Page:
tclsh - Simple shell containing Tcl interpreter


   tclsh ?-encoding name? ?fileName arg arg ...?


   Tclsh  is  a  shell-like  application  that reads Tcl commands from its
   standard input or from a file and evaluates them.  If invoked  with  no
   arguments  then  it  runs  interactively,  reading  Tcl  commands  from
   standard input and printing  command  results  and  error  messages  to
   standard output.  It runs until the exit command is invoked or until it
   reaches end-of-file on its standard input.   If  there  exists  a  file
   .tclshrc  (or  tclshrc.tcl  on  the  Windows  platforms)  in  the  home
   directory of the user, interactive tclsh evaluates the file  as  a  Tcl
   script just before reading the first command from standard input.


   If tclsh is invoked with arguments then the first few arguments specify
   the name of a script file, and, optionally, the encoding  of  the  text
   data  stored  in  that  script  file. Any additional arguments are made
   available to the script as variables (see below).  Instead  of  reading
   commands  from  standard  input  tclsh  will read Tcl commands from the
   named file;  tclsh will exit when it reaches the end of the file.   The
   end of the file may be marked either by the physical end of the medium,
   or by the character, "\032" ("\u001a", control-Z).  If  this  character
   is  present in the file, the tclsh application will read text up to but
   not  including  the  character.   An  application  that  requires  this
   character  in  the  file  may  safely  encode  it as "\032", "\x1a", or
   "\u001a"; or may generate it by use  of  commands  such  as  format  or
   binary.   There is no automatic evaluation of .tclshrc when the name of
   a script file is presented on the tclsh command line,  but  the  script
   file can always source it if desired.

   If you create a Tcl script in a file whose first line is


   then  you  can  invoke  the script file directly from your shell if you
   mark the  file  as  executable.   This  assumes  that  tclsh  has  been
   installed  in  the  default  location  in  /usr/local/bin;   if  it  is
   installed somewhere else then you will have to modify the above line to
   match.   Many  UNIX systems do not allow the #! line to exceed about 30
   characters in length, so be sure  that  the  tclsh  executable  can  be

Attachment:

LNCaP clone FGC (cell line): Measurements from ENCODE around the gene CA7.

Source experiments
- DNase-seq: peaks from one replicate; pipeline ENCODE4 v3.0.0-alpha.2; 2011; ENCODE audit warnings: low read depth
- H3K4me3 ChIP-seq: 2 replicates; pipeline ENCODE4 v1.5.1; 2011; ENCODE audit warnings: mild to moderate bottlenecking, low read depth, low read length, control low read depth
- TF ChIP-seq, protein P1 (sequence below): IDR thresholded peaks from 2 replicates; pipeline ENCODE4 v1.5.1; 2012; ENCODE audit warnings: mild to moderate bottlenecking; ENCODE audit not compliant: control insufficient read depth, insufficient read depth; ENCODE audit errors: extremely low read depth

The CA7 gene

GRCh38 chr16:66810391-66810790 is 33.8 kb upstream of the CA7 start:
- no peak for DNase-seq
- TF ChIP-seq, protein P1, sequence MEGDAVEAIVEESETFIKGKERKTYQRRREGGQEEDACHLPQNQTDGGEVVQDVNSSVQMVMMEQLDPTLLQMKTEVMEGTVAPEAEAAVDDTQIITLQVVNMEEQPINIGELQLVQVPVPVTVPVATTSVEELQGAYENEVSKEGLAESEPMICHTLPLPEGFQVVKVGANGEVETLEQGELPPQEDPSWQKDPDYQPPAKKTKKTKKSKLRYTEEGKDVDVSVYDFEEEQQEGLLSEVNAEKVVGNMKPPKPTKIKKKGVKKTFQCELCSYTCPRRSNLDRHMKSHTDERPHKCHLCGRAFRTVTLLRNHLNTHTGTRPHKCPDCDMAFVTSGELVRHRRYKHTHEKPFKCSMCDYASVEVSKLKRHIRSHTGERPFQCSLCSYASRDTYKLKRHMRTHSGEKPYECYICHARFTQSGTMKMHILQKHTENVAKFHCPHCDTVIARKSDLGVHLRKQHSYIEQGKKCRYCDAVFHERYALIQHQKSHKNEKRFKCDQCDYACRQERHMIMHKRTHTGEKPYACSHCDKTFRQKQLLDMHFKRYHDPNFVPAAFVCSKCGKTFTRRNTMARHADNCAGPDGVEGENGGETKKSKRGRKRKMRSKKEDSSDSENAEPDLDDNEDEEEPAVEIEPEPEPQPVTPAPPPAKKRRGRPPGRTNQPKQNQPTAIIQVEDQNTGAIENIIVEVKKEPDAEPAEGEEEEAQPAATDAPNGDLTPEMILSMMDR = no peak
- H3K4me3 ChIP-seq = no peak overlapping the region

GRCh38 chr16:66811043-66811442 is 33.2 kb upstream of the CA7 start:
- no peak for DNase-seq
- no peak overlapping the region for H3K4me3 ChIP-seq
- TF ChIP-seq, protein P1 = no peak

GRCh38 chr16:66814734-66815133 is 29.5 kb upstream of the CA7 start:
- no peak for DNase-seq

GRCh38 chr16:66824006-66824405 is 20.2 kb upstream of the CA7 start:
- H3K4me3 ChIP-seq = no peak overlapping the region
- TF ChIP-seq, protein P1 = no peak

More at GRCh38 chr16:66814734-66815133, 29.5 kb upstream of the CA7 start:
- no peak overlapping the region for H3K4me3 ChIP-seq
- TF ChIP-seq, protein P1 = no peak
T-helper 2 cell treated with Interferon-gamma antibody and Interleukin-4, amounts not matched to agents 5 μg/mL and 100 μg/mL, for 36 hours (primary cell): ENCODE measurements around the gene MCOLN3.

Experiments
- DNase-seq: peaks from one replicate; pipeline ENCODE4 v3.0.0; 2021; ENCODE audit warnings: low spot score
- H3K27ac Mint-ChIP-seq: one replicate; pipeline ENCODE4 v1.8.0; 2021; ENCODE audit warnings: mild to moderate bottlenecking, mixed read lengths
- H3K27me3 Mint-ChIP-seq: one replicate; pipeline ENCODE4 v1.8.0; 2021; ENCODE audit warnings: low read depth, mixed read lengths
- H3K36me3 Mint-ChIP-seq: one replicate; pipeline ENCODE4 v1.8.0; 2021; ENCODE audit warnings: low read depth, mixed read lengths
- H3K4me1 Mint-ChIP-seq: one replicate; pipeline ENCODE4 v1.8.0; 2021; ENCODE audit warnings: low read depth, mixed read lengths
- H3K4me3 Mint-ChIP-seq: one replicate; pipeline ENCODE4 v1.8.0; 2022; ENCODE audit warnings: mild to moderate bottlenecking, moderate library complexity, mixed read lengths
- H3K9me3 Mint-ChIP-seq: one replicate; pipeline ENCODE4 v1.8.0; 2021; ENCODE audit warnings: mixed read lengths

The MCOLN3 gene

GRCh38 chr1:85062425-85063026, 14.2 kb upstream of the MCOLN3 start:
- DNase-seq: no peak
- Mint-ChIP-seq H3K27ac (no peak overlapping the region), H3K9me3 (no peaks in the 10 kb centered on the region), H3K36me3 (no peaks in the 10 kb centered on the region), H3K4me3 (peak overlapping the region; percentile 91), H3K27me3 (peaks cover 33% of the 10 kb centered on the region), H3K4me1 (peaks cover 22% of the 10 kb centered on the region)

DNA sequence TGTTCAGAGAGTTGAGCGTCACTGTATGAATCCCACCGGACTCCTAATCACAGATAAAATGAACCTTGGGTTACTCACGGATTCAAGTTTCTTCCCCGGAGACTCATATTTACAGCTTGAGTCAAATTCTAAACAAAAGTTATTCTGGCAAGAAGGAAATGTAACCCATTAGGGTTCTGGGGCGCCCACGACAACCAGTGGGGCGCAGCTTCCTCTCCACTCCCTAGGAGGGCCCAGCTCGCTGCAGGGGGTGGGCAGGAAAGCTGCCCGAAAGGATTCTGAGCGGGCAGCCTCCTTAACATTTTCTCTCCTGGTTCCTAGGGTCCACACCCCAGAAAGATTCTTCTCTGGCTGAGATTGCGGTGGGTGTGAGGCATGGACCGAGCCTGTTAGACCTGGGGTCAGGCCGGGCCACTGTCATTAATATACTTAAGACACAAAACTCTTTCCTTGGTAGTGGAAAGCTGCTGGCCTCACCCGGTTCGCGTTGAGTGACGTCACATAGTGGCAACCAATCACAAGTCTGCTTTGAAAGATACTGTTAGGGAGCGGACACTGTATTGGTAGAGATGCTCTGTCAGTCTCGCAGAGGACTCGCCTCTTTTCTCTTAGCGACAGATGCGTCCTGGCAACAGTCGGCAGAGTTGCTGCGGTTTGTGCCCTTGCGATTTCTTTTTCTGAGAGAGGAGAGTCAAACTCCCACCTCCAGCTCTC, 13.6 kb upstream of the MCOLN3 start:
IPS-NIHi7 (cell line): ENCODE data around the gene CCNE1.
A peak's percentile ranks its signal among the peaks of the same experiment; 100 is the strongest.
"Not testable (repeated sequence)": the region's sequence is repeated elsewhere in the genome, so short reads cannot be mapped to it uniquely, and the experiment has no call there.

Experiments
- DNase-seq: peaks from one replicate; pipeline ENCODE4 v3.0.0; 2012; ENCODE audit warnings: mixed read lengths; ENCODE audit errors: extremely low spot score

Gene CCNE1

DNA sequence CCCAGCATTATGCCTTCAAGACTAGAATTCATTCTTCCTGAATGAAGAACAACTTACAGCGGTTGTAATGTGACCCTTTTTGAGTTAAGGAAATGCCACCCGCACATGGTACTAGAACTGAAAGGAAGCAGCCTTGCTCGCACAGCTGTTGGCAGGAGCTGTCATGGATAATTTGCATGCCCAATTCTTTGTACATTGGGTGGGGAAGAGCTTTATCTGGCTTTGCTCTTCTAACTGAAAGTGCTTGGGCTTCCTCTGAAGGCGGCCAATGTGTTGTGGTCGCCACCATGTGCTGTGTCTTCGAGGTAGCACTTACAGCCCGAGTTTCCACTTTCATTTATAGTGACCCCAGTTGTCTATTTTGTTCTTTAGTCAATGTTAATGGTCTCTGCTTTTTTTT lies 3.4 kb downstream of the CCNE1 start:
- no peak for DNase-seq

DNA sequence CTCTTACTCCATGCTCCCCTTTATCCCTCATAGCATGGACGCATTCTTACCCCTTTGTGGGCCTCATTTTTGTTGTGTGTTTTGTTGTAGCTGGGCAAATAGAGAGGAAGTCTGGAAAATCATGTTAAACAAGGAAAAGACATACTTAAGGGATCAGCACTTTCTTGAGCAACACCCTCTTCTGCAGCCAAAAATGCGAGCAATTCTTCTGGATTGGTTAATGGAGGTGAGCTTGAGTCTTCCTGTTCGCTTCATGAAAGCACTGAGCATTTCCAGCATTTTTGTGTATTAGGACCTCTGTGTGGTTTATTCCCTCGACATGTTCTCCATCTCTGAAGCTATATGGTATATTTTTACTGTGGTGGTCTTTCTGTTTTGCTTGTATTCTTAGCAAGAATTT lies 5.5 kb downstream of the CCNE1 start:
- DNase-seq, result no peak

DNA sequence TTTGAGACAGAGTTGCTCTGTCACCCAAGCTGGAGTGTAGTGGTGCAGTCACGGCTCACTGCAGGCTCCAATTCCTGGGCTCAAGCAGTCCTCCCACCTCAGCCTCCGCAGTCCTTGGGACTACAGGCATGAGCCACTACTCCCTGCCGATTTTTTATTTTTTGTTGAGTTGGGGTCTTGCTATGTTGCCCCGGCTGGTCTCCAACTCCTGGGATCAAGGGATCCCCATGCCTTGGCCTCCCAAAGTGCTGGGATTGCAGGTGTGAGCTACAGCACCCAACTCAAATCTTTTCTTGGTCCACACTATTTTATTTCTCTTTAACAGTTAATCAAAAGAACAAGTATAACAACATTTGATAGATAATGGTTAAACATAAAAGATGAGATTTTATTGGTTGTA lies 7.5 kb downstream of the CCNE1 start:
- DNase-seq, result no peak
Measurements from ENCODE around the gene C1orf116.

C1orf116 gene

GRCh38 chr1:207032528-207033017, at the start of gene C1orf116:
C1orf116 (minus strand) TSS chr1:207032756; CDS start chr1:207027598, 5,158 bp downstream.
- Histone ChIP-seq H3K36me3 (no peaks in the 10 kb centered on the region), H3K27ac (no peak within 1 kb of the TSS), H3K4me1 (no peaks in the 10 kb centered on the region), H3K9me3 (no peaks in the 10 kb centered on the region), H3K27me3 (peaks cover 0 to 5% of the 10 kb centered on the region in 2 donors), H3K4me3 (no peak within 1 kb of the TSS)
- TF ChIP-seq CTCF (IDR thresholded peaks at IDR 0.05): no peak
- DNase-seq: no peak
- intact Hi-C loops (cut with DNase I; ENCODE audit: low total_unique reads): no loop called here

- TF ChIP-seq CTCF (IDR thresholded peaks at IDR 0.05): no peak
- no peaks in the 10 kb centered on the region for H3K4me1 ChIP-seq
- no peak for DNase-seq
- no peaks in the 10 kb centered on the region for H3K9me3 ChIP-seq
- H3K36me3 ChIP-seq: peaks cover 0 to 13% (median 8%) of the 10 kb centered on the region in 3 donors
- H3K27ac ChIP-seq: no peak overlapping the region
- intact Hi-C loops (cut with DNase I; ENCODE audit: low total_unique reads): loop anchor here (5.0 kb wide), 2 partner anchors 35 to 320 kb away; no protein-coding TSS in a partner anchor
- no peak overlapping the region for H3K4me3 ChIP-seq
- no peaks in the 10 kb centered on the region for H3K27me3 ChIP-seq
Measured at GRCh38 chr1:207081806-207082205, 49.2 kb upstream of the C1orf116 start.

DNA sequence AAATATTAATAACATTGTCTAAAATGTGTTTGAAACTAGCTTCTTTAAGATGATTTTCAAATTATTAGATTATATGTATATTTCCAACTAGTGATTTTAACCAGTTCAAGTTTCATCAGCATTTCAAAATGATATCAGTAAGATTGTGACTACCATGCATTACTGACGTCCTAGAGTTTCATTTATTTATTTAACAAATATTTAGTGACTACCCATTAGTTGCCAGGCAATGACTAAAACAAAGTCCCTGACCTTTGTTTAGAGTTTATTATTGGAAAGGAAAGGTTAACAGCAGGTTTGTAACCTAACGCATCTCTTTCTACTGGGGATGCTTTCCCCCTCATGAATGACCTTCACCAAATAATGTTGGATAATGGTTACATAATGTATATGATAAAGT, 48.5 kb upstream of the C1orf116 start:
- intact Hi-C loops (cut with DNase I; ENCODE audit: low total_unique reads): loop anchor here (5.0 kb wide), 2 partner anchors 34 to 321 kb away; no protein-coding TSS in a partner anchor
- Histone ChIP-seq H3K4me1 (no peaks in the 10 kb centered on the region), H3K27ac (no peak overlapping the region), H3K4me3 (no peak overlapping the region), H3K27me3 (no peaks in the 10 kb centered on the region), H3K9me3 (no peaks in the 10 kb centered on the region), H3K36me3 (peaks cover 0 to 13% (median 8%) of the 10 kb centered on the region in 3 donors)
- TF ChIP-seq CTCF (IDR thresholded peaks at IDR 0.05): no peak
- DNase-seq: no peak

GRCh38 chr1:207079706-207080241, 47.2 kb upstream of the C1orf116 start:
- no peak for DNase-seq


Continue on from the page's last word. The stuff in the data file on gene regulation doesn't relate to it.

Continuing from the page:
accessed with a short file name.

   An  even  better  approach  is  to  start  your  script  files with the
   following three lines:

          # the next line restarts using tclsh \
          exec tclsh "$0" ${1+"$@"}

   This approach has three advantages over the approach  in  the  previous
   paragraph.  First, the location of the tclsh binary does not have to be
   hard-wired into the script:  it can be anywhere in  your  shell  search
   path.   Second,  it gets around the 30-character file name limit in the
   previous approach.  Third, this approach will work  even  if  tclsh  is
   itself  a shell script (this is done on some systems in order to handle
   multiple architectures or operating systems:  the tclsh script  selects
   one  of  several  binaries  to run).  The three lines cause both sh and
   tclsh to process the script, but the exec is only executed by  sh.   sh
   processes the script first;  it treats the second line as a comment and
   executes the third line.  The exec statement cause the  shell  to  stop
   processing  and  instead  to  start  up  tclsh  to reprocess the entire
   script.  When tclsh starts up, it treats all three lines  as  comments,
   since the backslash at the end of the second line causes the third line
   to be treated as part of the comment on the second line.

   You should note that it is also common practice to install  tclsh  with
   its  version  number  as  part  of the name.  This has the advantage of
   allowing multiple versions of Tcl to exist on the same system at  once,
   but  also  the  disadvantage  of making it harder to write scripts that
   start up uniformly across different versions of Tcl.


   Tclsh sets the following global Tcl  variables  in  addition  to  those
   created  by the Tcl library itself (such as env, which maps environment
   variables such as PATH into Tcl):

   argc           Contains a count of the number of arg  arguments  (0  if
                  none), not including the name of the script file.

   argv           Contains   a   Tcl  list  whose  elements  are  the  arg
                  arguments, in order, or an empty string if there are  no
                  arg arguments.

   argv0          Contains  fileName  if  it  was  specified.   Otherwise,
                  contains the name by which tclsh was invoked.

                  Contains  1  if  tclsh  is  running  interactively   (no
                  fileName was specified and standard input is a terminal-
                  like device), 0 otherwise.


   When tclsh is  invoked  interactively  it  normally  prompts  for  each
   command  with  "%  ".   You can change the prompt by setting the global
   variables tcl_prompt1 and tcl_prompt2.  If variable tcl_prompt1  exists
   then  it  must  consist of a Tcl script to output a prompt;  instead of
   outputting a prompt tclsh will evaluate the script in tcl_prompt1.  The
   variable  tcl_prompt2  is used in a similar way when a newline is typed
   but the current command is not yet complete; if tcl_prompt2 is not  set
   then no prompt is output for incomplete commands.


   See Tcl_StandardChannels for more explanations.


   auto_path(3tcl), encoding(3tcl), env(3tcl), fconfigure(3tcl)


   application, argument, interpreter, prompt, script file, shell


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